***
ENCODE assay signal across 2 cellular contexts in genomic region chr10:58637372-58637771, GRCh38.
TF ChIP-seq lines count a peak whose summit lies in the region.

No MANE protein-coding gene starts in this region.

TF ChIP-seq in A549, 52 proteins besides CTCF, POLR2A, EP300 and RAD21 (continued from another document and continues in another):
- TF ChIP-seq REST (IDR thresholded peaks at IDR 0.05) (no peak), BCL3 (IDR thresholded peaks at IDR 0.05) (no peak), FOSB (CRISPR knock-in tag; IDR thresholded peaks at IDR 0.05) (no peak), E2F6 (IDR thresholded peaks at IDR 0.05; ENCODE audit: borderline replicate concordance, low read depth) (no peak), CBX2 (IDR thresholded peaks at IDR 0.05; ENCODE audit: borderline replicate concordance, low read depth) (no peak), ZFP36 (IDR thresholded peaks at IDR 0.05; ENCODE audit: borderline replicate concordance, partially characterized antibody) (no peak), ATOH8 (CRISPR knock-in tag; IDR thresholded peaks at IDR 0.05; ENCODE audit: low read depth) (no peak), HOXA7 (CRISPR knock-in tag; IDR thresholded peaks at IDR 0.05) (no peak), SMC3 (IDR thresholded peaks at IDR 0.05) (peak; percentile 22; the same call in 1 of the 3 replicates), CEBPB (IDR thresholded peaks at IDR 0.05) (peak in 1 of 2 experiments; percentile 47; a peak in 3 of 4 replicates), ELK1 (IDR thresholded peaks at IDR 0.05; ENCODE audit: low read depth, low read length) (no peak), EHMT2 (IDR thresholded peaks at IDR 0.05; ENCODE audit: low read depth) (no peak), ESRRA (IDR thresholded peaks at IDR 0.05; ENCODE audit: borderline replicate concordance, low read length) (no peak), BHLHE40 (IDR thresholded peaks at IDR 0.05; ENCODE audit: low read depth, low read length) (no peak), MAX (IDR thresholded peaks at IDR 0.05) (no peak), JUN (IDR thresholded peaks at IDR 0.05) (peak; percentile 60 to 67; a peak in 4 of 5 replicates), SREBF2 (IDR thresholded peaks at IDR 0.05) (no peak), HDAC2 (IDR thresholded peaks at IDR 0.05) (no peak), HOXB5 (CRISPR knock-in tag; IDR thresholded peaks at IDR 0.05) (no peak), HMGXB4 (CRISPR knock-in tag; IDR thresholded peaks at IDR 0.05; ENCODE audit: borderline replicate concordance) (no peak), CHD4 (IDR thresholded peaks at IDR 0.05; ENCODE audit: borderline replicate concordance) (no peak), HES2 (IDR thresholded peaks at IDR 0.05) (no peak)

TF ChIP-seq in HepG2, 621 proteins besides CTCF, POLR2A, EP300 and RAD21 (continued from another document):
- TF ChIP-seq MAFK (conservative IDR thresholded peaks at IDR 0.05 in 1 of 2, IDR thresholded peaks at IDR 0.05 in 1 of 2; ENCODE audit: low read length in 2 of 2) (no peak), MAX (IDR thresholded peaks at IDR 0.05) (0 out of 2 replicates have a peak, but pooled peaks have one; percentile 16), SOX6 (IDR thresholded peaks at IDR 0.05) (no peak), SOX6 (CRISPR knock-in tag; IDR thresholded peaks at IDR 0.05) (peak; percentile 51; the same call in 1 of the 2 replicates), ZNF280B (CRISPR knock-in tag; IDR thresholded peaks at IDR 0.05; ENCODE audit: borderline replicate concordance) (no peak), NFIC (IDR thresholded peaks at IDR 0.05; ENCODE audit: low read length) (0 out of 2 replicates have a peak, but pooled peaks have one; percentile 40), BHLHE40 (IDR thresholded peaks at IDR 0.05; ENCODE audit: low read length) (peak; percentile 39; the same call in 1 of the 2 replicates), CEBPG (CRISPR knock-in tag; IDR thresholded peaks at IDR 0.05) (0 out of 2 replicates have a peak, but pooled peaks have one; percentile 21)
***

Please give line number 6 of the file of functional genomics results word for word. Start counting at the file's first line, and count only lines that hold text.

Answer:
TF ChIP-seq in HepG2, 621 proteins besides CTCF, POLR2A, EP300 and RAD21 (continued from another document):